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Archive for April 7th, 2012

Scripture[1]

I believe that the Bible presents an overwhelming case for sola Scriptura—not only because it has a strong history to back it up, but also it provides a strong case because it is the only book that can claim all of the following characteristics: accuracy in prophecy, influence upon the lives of humans, the unity of the books in describing the drama of creation and eternity, indestructibility against the attacks of those who tried/tries to destroy the Bible, Divine inspiration, the power to set people free from the slavery of sin, popularity, and reliability.[2]  All of these characteristics are addressed in Scripture.

The power of sola Scriptura is revealed in Romans 10:17 when it comes to the authority of faith.  When it comes to authority of faith, Romans 10:1 says, “So faith comes from hearing, and hearing by the word of Christ.”[3]  Also when it comes to the power of prophecy, no other books can predict the future like the Bible.[4]  Psalm 119:60 says, ” The sum of Your word is truth, And every one of Your righteous ordinances is everlasting.”  2 Peter 1:19-21 says, “So we have the prophetic word made more sure, to which you do well to pay attention as to a lamp shining in a dark place, until the day dawns and the morning star arises in your hearts.”

We are also told to examine Scripture and be like the Bereans (Acts 17:11).  They used Scripture to verify the truthfulness of one’s teaching.  According to the catechism of the Catholic Church, Roman Catholics are told to listen to the pope and the magisterium.[5]  But if we leave humans to mediate, we open the doors for ourselves to be deceived.[6]  1 Timothy 2:5 says, “For there is one God, and one mediator also between God and men, the man Christ Jesus,…”  Scripture does not give power to a select group of men (magisterium) to interpret to every man.[7]  For example 2 Corinthians 4:2 says, “… but we have renounced the things hidden because of shame, not walking in craftiness or adulterating the word of God, but by the manifestation of truth commending ourselves to every man’s conscience in the sight of God.”  The magisterium distorts the Word of God by teaching unbiblical doctrines contrary to Scripture such as papal infallibility.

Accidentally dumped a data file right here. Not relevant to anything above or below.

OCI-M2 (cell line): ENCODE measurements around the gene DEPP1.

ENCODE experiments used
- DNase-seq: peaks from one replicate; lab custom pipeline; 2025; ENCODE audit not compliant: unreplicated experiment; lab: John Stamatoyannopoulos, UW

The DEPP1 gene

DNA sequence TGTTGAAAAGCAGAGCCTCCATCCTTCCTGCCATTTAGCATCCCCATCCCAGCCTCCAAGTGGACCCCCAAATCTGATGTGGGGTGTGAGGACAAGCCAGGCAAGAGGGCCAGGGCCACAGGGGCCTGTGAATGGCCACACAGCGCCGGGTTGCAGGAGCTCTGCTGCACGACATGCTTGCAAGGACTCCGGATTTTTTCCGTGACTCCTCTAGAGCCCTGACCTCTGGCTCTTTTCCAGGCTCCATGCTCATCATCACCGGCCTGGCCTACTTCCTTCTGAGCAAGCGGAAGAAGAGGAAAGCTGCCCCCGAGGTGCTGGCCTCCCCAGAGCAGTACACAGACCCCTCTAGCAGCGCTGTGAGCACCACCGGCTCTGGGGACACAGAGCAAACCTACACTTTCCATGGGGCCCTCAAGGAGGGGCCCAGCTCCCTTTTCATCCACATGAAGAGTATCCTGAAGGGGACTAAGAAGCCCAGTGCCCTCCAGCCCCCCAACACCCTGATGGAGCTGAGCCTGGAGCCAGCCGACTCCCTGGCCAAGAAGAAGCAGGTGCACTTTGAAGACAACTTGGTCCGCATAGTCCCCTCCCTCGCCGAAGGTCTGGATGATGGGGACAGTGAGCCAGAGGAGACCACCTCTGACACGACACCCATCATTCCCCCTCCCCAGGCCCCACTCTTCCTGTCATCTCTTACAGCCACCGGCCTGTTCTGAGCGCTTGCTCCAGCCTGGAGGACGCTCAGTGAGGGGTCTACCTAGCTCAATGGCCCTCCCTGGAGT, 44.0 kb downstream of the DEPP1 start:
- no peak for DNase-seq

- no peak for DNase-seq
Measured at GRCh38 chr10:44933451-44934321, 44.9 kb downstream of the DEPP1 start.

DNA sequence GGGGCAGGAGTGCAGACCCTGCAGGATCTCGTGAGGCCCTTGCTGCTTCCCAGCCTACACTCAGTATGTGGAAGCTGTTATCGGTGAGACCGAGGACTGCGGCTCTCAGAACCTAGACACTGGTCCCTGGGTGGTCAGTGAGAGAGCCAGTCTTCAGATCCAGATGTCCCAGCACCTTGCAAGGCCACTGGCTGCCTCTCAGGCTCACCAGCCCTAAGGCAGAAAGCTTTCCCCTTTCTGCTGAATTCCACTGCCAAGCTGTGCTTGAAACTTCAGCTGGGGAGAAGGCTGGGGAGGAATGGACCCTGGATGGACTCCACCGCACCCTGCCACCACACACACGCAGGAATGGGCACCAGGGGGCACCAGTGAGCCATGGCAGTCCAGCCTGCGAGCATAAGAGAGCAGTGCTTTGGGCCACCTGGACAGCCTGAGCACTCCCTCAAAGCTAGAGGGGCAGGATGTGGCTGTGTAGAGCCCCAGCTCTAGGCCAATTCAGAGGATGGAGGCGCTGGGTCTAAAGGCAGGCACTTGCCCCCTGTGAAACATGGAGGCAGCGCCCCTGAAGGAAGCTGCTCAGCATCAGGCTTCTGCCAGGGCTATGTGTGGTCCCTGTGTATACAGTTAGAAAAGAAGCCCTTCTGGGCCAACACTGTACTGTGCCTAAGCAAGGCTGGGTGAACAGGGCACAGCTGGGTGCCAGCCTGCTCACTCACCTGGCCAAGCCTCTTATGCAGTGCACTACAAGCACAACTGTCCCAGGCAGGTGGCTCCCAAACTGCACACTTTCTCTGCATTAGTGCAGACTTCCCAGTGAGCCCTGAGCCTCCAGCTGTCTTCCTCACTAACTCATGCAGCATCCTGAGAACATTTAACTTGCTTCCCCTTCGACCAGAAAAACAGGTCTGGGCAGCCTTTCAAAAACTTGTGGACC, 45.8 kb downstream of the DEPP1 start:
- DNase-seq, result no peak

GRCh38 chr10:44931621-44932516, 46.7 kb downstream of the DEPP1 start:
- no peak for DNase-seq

The Catholic Church claims to get its authority from Peter.  It claims that Peter was the chief apostle and the rock that Jesus build His church upon.[8]  This teaching is a result of a misinterpretation of Matthew 16:18 where Jesus said, “You are Peter (petros-stone) and on this rock (petra-mass of rock) I will build my church.”  But upon analyzing this phrase, the Greek word “petra” is feminine and it is not normal to use it in reference to masculine Peter.[9]  It is clear that Jesus was not referring to Peter as the mass rock because Peter was referring to Jesus as the “rock.”[10]  Instead, he was the small rock.  The mass rock is referring to Peter’s confession of faith, which he confessed after Jesus asked him, “Who do you say that I am?”[11]  Moreover, the Catholic Church makes a big deal that Peter is the rock because he was the one that was in control of the Jerusalem Council (Acts 15:13,19).[12]  But upon looking at Acts 15:13, 19, it was James that was presiding over the council.

This is why the foundation cannot be found with Peter or the magisterium.  The sole authority is Jesus Christ Himself.  He is the head of the church.  1 Corinthians 3:11 says, “For no man can lay a foundation other than the one which is laid, which is Jesus Christ.”  Also Ephesians 1:22-23; 2:20 says that Christ is the chief cornerstone.

Another powerful claim that Scripture possess is the power of the Gospel.  In other words, any born-again Christian possesses the keys to heaven.  However, the Catholic Church teaches that Jesus gave Peter and His successors authority over the church when Jesus offered Peter and His successors the keys to the kingdom in Matthew 16:19.  The church believes that Peter first opened heaven by proclaiming the Gospel to the Gentiles (Acts 15:7, 14)[13]  This is a distortion of truth.  Only by believing the Gospel can a person be loosed from his or her sins.  And those who reject the Gospel will be bound to his or her sins.[14]  Here is what Apostle Paul says about the Gospel, Romans 1:16, “For I am not ashamed of the Gospel, for it is the power of God for salvation to everyone who believes, to the Jew first and also to the Greek.”  And John 3:36 says, “He who believes in the Son has eternal life; but he who does not obey the Son will not see life, but the wrath of God abides on him.”